Bob Ulrich, Fred Steinbach and Sherry Steinbach (from left) serve ice cream to museum guests during last summer's Lucas County Historical Society ice cream social.
We're getting ready at the museum for an ice cream social Thursday evening --- hoping to dodge the weather bullets although rain is in the forecast.
In cases like this, you always make two plans. If it's fair, seating will be on the patio; if it isn't, we'll all be inside the adjacent barn.
Live music will be provided by Arlan Risbeck on steel guitar with friends Ed and Pat Sparks of Liberty Center providing bass, rhythm and vocals. Serving will begin at 6:30 p.m.; the music, at 7 p.m.
Risbeck is a Lucas County native whose primary home is in Colorado now, but he and his wife return every summer to a home they own in Chariton in large part so that he can play in the music jams and other events scheduled across the south of Iowa during the summer.
"My wife keeps asking me when I'm going to get over this," Risbeck said late last week when he stopped by to decide where to set up Thursday in the barn. We're glad he hasn't.
It's all free --- music, ice cream, cookies and ice water. So come if you can.
It looks like there was quite a bit of moderate damage from the storms that swept through parts of Wayne and southeast Lucas counties Saturday evenings --- in addition to the Dry Flat damage noted yesterday.
Meg, who lives on my home place in that neighborhood, mentioned when we were visiting Monday morning that high winds took down a big pin oak on the hillside north of the farmstead and that she spent some time in the basement as black clouds moved in, the wind began roaring in a circular pattern and the air pressure changing abruptly with ear-popping results. A machine shed on what I call the Kelso place also was damaged, Meg said, as well as other trees, a barn door and some metal roofing at her place.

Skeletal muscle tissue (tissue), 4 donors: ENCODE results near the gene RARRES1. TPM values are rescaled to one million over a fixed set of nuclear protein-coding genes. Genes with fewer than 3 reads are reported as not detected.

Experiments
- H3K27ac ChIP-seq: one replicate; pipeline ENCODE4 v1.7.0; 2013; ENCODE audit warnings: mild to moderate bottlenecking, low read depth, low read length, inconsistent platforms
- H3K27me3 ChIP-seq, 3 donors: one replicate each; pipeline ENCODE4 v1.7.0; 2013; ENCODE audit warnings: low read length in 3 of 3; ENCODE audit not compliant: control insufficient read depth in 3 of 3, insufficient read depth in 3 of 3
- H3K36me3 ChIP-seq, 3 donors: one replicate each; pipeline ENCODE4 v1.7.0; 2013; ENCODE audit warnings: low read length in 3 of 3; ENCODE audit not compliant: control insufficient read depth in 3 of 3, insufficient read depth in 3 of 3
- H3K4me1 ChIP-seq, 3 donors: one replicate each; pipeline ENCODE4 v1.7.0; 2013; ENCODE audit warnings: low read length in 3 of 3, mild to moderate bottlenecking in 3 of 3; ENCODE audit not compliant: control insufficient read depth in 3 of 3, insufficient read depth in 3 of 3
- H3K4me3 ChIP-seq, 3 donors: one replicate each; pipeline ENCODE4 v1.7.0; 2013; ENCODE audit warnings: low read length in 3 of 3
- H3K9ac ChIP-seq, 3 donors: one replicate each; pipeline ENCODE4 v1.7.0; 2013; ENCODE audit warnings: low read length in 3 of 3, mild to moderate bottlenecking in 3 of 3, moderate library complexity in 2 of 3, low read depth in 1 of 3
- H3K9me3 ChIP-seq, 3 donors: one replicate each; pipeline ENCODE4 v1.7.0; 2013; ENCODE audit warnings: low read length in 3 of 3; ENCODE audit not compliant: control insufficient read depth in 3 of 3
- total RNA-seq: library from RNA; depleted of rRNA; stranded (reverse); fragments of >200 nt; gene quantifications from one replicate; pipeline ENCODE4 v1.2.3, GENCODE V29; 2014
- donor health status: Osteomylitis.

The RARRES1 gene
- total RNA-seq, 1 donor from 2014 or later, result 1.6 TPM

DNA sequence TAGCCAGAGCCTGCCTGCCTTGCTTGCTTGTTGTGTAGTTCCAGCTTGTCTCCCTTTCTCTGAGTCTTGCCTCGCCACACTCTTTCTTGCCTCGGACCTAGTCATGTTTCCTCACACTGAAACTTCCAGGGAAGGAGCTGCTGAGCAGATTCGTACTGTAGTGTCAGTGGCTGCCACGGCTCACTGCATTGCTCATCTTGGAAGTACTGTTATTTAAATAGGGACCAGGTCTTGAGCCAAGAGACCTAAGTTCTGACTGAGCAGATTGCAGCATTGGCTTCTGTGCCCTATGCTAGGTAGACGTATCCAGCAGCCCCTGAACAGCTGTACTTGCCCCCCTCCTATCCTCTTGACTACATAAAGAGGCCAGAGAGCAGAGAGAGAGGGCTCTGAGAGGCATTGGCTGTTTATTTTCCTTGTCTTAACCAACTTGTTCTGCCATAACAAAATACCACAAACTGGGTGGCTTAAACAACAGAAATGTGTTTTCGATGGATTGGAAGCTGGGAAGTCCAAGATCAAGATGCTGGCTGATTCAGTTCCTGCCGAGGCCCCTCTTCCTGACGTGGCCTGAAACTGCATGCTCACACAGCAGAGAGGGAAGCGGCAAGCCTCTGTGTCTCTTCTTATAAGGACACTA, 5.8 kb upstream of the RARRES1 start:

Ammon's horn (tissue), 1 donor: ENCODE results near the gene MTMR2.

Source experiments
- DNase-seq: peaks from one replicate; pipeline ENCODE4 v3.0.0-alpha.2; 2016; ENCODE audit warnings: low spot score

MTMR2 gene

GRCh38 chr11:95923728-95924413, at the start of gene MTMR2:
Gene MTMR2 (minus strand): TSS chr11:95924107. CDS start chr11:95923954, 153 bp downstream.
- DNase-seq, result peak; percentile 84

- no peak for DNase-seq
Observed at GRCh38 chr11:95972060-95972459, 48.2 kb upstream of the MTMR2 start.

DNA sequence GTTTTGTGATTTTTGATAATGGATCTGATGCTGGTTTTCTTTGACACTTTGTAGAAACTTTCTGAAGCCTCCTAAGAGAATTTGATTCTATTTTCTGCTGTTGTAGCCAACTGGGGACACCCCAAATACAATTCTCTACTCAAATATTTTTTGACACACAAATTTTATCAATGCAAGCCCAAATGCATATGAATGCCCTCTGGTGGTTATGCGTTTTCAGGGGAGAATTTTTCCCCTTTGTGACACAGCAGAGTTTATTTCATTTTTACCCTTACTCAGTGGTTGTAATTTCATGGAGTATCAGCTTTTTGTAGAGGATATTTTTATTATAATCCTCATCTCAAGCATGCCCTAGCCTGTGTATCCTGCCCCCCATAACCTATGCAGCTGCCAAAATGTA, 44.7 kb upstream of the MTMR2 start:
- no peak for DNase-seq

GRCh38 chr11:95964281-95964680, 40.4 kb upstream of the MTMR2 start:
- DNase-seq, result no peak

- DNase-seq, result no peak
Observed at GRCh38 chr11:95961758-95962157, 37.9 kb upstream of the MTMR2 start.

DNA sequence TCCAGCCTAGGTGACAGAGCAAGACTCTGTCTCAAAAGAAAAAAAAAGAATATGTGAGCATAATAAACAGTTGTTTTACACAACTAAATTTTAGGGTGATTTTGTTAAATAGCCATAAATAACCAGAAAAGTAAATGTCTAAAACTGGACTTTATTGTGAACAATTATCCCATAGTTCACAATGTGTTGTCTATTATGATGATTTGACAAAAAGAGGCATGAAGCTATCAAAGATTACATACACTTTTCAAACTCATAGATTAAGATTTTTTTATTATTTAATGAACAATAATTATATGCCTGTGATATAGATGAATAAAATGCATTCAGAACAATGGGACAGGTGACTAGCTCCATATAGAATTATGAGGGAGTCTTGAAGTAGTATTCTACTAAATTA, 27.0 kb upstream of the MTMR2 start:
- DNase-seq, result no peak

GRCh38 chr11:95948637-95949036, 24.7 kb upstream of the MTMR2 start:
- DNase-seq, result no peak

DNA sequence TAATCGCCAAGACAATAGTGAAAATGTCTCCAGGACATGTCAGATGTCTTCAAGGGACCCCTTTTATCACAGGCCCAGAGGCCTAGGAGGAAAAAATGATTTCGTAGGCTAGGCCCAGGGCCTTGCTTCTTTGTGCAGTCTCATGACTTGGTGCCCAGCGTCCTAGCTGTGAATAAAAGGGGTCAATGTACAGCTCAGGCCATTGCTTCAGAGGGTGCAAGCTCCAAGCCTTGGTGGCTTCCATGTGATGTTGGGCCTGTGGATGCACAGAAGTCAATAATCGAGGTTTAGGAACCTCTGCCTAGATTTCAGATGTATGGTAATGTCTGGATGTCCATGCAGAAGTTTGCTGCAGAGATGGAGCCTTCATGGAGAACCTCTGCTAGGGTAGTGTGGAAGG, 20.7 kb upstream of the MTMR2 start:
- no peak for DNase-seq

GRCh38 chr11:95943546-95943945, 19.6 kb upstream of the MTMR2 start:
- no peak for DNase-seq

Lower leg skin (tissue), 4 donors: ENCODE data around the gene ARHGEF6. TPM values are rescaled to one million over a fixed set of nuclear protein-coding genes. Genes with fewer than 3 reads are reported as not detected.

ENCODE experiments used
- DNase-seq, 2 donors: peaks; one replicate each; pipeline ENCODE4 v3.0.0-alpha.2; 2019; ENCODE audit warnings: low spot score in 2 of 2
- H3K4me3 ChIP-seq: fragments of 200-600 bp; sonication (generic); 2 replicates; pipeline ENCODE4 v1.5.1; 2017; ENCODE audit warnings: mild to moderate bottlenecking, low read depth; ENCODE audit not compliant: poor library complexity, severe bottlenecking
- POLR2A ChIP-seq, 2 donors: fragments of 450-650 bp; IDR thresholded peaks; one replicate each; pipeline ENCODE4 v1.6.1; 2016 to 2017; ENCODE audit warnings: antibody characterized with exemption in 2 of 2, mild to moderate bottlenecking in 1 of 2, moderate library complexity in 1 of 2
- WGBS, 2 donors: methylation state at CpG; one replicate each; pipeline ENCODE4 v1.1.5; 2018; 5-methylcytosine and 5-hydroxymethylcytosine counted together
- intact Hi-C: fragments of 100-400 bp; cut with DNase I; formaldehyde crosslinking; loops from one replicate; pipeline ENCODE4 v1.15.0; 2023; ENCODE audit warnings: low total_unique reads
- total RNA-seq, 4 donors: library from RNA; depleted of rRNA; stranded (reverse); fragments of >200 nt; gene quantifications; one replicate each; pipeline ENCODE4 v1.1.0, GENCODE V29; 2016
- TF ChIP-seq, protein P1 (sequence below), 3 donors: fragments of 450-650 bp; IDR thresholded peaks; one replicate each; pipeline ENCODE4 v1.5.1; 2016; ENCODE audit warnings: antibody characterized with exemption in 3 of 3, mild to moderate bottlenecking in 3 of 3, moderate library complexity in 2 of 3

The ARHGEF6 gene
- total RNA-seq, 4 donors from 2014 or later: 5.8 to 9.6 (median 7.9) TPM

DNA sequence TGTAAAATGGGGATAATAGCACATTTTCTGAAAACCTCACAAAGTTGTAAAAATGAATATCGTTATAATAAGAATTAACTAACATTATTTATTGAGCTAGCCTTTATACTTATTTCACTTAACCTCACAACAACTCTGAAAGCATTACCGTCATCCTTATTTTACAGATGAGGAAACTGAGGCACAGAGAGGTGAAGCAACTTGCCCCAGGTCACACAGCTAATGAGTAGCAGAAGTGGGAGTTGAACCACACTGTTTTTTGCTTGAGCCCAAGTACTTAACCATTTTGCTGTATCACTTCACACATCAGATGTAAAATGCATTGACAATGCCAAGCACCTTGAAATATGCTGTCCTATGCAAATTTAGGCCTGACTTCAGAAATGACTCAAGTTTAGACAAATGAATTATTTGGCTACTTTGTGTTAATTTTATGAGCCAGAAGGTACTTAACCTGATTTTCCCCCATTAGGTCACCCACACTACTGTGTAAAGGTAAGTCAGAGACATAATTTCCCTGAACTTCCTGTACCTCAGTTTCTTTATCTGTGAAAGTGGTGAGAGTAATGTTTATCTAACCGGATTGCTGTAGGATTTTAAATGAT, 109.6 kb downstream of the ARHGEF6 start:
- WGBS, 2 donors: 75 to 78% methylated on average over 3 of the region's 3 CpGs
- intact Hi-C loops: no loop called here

I took to the Internet to see if I could find more information, but couldn't. That's not surprising, since much of southern Iowa outside the limits of cities where newspapers still operate is a black hole, so far as news is concerned.
Expecting reports on anything other than major disasters from the dailies large and small that kind of serve us these days --- Des Moines, Ottumwa and Centerville --- will lead to disappointment. Maybe there will be more in the Corydon Times-Republican, which should be in the mail box today. We had about three inches of rain and a little hail in Chariton, but that was about it.
Looking for news, I did happen on this headline in the Centerville Iowegian --- "Missing person found dead in SW Davis County, no foul play expected." The headline writer, I expect, was reaching for the word "suspected," but fell short. If not, it's nice to know that foul play isn't among those things Davis Countyans need expect.
Headline writing used to be considered something of an art --- one was expected to be literate and accurate, even witty without being offensive sometimes. Those days are past, I'm afraid.